Perhaps, because he hasn’t had a competitive race in 30 years, he didn’t believe he was vulnerable. However, the Club for Growth, Senate Conservatives Fund and the Madison Project launched TV and radio ads early in Mississippi to help raise McDaniel’s name recognition.

There are other challengers lining up, as well. Mississippi Secretary of State Delbert Hosemann, state Auditor Stacey Pickering and Lt. Gov. Tate Reeves, all join state Sen. Chris McDaniel as potential challengers to Senator Cochran.

Typically, pork is a losing argument in the state, believe it or not, thus conventional wisdom would hold the only viable strategy would have to harp on those 40 years. However, that doesn’t necessarily mean that will hold true this time around.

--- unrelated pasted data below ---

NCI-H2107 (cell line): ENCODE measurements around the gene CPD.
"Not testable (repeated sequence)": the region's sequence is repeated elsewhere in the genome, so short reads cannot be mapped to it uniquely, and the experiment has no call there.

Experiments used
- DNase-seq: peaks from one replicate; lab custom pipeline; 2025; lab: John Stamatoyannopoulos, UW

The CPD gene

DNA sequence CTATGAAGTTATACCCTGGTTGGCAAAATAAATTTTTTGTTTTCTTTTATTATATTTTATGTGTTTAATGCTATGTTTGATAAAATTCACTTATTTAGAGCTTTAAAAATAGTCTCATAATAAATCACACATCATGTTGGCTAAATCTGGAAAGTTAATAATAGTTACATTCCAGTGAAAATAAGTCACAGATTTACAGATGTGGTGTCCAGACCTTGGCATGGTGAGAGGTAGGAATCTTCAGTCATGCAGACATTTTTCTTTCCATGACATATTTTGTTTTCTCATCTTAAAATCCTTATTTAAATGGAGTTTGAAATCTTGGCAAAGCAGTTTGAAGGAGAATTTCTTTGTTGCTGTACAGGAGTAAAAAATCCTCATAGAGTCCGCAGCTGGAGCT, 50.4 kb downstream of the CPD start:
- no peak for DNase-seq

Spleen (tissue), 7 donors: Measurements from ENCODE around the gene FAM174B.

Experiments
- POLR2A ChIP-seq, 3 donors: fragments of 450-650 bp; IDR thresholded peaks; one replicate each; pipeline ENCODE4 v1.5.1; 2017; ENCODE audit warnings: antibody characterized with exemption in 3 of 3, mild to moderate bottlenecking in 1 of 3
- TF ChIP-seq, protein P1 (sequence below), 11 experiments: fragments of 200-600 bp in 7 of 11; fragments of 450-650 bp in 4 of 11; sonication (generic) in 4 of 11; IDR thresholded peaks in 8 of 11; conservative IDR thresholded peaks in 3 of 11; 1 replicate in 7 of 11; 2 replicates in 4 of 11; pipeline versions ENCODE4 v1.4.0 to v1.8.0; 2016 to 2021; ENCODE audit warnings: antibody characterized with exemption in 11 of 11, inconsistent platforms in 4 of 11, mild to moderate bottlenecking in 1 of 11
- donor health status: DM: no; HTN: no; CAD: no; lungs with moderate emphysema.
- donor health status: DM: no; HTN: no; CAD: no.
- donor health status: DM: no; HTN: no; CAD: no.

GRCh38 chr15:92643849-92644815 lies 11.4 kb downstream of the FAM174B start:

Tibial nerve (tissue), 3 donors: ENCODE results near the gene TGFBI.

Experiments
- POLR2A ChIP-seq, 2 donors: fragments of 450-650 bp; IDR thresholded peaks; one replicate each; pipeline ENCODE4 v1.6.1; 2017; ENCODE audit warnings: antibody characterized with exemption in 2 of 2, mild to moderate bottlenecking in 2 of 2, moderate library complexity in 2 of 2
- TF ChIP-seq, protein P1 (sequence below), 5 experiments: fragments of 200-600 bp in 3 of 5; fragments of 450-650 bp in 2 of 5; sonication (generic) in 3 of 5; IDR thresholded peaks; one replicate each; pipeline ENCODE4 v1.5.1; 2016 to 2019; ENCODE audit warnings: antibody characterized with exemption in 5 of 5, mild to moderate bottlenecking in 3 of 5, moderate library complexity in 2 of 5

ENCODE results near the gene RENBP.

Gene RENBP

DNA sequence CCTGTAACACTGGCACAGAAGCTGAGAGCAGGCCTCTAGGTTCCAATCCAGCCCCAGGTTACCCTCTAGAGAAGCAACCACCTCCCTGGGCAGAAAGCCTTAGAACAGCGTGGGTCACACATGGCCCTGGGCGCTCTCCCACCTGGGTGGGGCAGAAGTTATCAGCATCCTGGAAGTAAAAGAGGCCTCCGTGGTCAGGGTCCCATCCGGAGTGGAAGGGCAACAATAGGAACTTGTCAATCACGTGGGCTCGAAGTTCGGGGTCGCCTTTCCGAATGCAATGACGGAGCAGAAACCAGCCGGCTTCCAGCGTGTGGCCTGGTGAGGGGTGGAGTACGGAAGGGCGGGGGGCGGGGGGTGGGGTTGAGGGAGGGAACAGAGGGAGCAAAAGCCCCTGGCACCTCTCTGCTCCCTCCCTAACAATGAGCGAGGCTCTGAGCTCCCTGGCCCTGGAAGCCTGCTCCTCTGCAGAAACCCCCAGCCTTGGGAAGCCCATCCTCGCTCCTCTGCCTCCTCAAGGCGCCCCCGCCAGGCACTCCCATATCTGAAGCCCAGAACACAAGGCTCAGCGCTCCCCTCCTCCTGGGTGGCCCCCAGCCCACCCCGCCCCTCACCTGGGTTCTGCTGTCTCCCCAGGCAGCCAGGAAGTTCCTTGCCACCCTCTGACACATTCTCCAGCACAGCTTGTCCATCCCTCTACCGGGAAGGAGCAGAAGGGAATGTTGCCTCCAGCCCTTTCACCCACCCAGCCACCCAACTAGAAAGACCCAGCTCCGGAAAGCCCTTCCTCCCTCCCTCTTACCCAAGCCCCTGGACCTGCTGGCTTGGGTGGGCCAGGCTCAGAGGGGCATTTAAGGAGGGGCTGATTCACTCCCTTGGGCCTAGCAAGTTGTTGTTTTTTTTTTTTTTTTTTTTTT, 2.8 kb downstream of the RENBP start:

“There are some in the conservative coalition that will be working hard for Chris McDaniel,” said Pat Bruce, head of the Madison County Conservative Coalition, who refused to take sides. “But then others will be working for Sen. Cochran because of what he’s done for us over the years.”

Dean Clancey, FreedomWorks vice-president for public policy, holds a very different view of the Mississippi Senate race. “Voters are no longer looking for a new bridge or highway, which is Senator Cochran’s specialty.”